How To Use Flickr To Promote Your Photography Business

How To Use Flickr To Promote Your Photography Business

[So you’re wondering how to use the many online tools to market your business. This week I’ve decided to start a new How To series that does exactly that. We’ll take a look at many of the different online social sites –things you can do for little to no cost – and show you different ways to put them into your marketing mix.]

Flickr is one of the hottest online social tools that allows you to share your photographs. Flickr was started back in the beginning of 2004 by two game designers who wanted an easy way to share photos that featured their gaming project, and quickly blossomed into something much more. Yahoo purchased Flickr for $35 million in 2005, and the rest as they say is history.

How To Use Flickr To Promote Your Photography Business

So if you are a photographer, chances are you have used Flickr in some manner. You may have an account. You may have uploaded a few images. You may be active. But in the land of “free”, how can you use Flickr to attract clients to your photography business?

The secret lies in thinking of Flickr as an extension of your business. Its not just a casual site where you can put up a few images of your clients, share it with them, and allow them to send their images all over to friends and family – before they’ve paid you for your services. Instead, you have to look at Flickr as another sales tool – without treating it like a sales tool. After all, the worst thing you can do is get to salesy on any social networking platform.

Start With Your Flickr Account

How is your Flickr account set up? Is it based on a cute nickname (i.e. photogirl123)? Or is it based on your company name?

When you think of Flickr as an extension of your business, it’s easy to see how you should set up your account. Title it by your business, personal or website name – which ever makes the most sense depending on the way you market your business. Once your name is established, build your profile and your groups to support your branding and your business.

Marketing on Flickr
First, let me emphasize you cannot use a Flickr account for commercial marketing – check both Flickr and Yahoo policies. Posting your photographs simply to advertise your business is against the policies.

That said, it takes just a little thinking to find ways to let other people know about your services, and take full advantage of the entire community Flickr offers.

Obviously you want to start with the Pro account – for so little money, you have a lot more flexibility in building up your different photo streams. Flickr asks you to describe yourself in your profile – fill it up with your information, including your studio, what you do, how you shoot, what you love about it – basically your About Us from your website. Keep the sales pitch to a minimum; just share what brought you to your business, and why you love it. Use your company logo as your buddy icon, and you are ready to begin.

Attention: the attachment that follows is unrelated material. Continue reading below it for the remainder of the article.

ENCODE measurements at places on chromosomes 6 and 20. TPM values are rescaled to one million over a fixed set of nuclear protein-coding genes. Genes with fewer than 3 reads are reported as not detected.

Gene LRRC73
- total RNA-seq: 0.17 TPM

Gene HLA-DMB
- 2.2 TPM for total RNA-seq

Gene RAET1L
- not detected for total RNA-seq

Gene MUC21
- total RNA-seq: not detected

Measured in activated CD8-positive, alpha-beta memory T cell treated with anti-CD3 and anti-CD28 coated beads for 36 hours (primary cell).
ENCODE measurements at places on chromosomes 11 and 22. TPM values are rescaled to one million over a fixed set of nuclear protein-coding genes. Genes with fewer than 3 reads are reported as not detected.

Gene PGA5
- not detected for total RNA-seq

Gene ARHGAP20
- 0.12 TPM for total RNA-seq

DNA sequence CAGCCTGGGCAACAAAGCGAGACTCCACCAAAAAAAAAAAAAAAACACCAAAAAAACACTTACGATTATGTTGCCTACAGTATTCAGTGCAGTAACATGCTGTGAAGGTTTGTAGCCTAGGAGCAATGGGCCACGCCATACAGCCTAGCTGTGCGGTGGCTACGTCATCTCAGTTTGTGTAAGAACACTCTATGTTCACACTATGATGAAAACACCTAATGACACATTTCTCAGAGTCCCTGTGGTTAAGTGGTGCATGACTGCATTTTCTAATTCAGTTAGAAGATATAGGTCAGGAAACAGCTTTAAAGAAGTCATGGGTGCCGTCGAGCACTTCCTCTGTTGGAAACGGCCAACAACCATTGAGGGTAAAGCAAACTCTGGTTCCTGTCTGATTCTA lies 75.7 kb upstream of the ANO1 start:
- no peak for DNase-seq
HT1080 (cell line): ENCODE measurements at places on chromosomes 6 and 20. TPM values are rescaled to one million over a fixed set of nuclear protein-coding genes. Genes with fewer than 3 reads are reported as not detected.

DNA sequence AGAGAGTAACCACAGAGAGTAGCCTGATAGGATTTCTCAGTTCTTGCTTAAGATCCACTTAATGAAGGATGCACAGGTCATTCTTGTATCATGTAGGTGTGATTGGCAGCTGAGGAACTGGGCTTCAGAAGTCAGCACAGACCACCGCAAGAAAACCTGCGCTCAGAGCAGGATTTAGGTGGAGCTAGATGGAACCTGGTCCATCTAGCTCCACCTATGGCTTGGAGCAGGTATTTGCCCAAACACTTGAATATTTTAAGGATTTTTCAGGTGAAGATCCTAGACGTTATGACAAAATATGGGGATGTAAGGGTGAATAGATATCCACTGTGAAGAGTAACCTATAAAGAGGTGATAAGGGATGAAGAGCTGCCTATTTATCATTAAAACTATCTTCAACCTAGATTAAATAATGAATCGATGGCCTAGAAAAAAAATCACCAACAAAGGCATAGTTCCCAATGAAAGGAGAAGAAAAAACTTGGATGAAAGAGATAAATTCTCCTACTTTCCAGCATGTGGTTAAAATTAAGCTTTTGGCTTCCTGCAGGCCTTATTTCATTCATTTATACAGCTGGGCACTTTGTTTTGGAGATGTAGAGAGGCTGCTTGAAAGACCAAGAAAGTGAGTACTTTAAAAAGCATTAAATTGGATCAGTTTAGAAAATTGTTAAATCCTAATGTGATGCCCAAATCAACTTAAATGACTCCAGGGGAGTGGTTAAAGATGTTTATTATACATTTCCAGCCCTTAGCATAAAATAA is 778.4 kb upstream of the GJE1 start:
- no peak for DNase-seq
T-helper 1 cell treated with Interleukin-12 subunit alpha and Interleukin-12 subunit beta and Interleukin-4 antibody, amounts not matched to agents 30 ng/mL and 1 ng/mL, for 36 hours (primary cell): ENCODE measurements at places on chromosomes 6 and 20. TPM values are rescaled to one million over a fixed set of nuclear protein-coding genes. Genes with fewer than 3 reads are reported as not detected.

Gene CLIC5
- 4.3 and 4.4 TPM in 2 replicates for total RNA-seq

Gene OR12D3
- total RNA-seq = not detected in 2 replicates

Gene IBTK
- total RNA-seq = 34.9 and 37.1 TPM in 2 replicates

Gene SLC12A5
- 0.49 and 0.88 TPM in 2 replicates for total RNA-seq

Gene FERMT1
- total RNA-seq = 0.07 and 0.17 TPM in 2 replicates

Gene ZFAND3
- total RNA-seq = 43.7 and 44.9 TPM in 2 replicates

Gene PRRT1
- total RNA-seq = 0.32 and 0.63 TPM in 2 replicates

Then start uploading quality photographs from your shoots. Not every image from every shoot. Hand select your favorites – the best of the best. If you are shooting regularly, you should be able to add images every week, which will quickly accumulate. NOTE: These don’t have to be your clients’ favorites; they have to be your favorites. What do you want to show and do more of?  Also work to promote yourself through your vendors. Show images of the catering staff setting up, the band, or the reception area.

Make sure you write appropriate descriptions for each image. These aren’t sales messages. They are stories about your photography. “This is my favorite image from last weeks wedding in Aspen, Colorado…” Also use tags that are appropriate for your photos and your business. Again, don’t overuse this from a sales perspective; just be specific for each photograph.

Then join groups and be active. If you are a wedding photographer, join every wedding group you can. Not just for “wedding photography”, but also for your local locations. In the above example, a group in Colorado or Aspen could give you just as much exposure as a photography group. Remember, your potential clients are active in a lot of ways. If they are planning a wedding, they may be looking through a variety of groups.

Also, if you are a destination photographer, you would have even more opportunity. Look for groups that stand out in the location of your choice. Just make sure you can support it with your photography.

Take part in the community as well. Comment on other photos. Create a favorites list. Take part in discussions. Every time you take action, your name screen name shows up. Which means free advertising.

It doesn’t take a ton of time either if you plan it right. Spend an hour in the early morning or late evening a few times of the week to work your social sites. If you plan it, its easier to accomplish.

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